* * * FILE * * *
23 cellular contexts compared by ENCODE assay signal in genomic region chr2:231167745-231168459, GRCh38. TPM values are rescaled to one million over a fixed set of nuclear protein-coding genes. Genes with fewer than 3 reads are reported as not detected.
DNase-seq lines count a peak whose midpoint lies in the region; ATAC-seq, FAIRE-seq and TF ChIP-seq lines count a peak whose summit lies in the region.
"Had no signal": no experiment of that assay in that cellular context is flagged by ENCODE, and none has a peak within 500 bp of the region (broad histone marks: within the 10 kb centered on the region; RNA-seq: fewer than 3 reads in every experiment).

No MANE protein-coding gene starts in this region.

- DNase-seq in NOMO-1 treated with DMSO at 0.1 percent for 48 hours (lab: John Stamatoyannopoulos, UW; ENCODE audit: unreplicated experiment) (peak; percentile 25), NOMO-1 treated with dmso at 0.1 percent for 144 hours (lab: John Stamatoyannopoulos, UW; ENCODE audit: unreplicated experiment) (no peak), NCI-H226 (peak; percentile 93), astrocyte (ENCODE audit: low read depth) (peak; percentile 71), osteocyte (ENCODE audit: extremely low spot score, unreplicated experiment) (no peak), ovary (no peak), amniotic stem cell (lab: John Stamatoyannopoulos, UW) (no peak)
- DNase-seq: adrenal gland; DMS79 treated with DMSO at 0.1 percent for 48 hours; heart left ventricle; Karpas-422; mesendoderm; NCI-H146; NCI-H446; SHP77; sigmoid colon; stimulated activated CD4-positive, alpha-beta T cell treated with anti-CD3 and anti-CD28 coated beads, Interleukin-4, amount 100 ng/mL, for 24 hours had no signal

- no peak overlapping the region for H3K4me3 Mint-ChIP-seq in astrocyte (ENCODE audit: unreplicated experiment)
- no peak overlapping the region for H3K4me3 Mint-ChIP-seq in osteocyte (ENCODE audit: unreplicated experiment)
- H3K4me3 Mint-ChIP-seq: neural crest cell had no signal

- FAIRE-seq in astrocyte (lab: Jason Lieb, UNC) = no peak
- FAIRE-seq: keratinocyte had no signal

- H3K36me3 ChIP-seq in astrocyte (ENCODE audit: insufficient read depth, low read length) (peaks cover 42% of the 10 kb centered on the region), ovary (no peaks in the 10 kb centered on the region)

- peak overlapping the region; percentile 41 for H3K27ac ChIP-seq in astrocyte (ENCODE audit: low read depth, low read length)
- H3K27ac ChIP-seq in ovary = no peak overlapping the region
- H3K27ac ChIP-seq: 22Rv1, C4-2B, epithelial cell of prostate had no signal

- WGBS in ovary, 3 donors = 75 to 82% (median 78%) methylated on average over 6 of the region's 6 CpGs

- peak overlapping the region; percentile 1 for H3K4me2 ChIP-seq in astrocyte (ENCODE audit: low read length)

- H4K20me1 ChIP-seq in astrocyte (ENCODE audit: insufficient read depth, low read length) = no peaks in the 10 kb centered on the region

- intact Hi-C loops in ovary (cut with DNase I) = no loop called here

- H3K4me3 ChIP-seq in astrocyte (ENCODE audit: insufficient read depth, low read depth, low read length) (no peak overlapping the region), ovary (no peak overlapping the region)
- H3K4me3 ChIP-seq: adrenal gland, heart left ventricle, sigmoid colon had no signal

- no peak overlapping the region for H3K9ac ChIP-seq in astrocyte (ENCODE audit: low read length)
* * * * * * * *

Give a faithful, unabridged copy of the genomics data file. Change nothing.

23 cellular contexts compared by ENCODE assay signal in genomic region chr2:231167745-231168459, GRCh38. TPM values are rescaled to one million over a fixed set of nuclear protein-coding genes. Genes with fewer than 3 reads are reported as not detected.
DNase-seq lines count a peak whose midpoint lies in the region; ATAC-seq, FAIRE-seq and TF ChIP-seq lines count a peak whose summit lies in the region.
"Had no signal": no experiment of that assay in that cellular context is flagged by ENCODE, and none has a peak within 500 bp of the region (broad histone marks: within the 10 kb centered on the region; RNA-seq: fewer than 3 reads in every experiment).

No MANE protein-coding gene starts in this region.

- DNase-seq in NOMO-1 treated with DMSO at 0.1 percent for 48 hours (lab: John Stamatoyannopoulos, UW; ENCODE audit: unreplicated experiment) (peak; percentile 25), NOMO-1 treated with dmso at 0.1 percent for 144 hours (lab: John Stamatoyannopoulos, UW; ENCODE audit: unreplicated experiment) (no peak), NCI-H226 (peak; percentile 93), astrocyte (ENCODE audit: low read depth) (peak; percentile 71), osteocyte (ENCODE audit: extremely low spot score, unreplicated experiment) (no peak), ovary (no peak), amniotic stem cell (lab: John Stamatoyannopoulos, UW) (no peak)
- DNase-seq: adrenal gland; DMS79 treated with DMSO at 0.1 percent for 48 hours; heart left ventricle; Karpas-422; mesendoderm; NCI-H146; NCI-H446; SHP77; sigmoid colon; stimulated activated CD4-positive, alpha-beta T cell treated with anti-CD3 and anti-CD28 coated beads, Interleukin-4, amount 100 ng/mL, for 24 hours had no signal

- no peak overlapping the region for H3K4me3 Mint-ChIP-seq in astrocyte (ENCODE audit: unreplicated experiment)
- no peak overlapping the region for H3K4me3 Mint-ChIP-seq in osteocyte (ENCODE audit: unreplicated experiment)
- H3K4me3 Mint-ChIP-seq: neural crest cell had no signal

- FAIRE-seq in astrocyte (lab: Jason Lieb, UNC) = no peak
- FAIRE-seq: keratinocyte had no signal

- H3K36me3 ChIP-seq in astrocyte (ENCODE audit: insufficient read depth, low read length) (peaks cover 42% of the 10 kb centered on the region), ovary (no peaks in the 10 kb centered on the region)

- peak overlapping the region; percentile 41 for H3K27ac ChIP-seq in astrocyte (ENCODE audit: low read depth, low read length)
- H3K27ac ChIP-seq in ovary = no peak overlapping the region
- H3K27ac ChIP-seq: 22Rv1, C4-2B, epithelial cell of prostate had no signal

- WGBS in ovary, 3 donors = 75 to 82% (median 78%) methylated on average over 6 of the region's 6 CpGs

- peak overlapping the region; percentile 1 for H3K4me2 ChIP-seq in astrocyte (ENCODE audit: low read length)

- H4K20me1 ChIP-seq in astrocyte (ENCODE audit: insufficient read depth, low read length) = no peaks in the 10 kb centered on the region

- intact Hi-C loops in ovary (cut with DNase I) = no loop called here

- H3K4me3 ChIP-seq in astrocyte (ENCODE audit: insufficient read depth, low read depth, low read length) (no peak overlapping the region), ovary (no peak overlapping the region)
- H3K4me3 ChIP-seq: adrenal gland, heart left ventricle, sigmoid colon had no signal

- no peak overlapping the region for H3K9ac ChIP-seq in astrocyte (ENCODE audit: low read length)